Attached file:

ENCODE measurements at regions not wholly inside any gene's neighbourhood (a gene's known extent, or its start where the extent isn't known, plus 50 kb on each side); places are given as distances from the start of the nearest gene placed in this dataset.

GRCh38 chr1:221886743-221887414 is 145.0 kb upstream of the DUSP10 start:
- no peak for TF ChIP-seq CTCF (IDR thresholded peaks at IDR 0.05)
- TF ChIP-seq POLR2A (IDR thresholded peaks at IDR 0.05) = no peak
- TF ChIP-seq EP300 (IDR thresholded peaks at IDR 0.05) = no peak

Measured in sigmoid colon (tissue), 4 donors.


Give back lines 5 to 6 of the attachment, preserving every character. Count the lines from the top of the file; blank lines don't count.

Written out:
- TF ChIP-seq EP300 (IDR thresholded peaks at IDR 0.05) = no peak

Measured in sigmoid colon (tissue), 4 donors.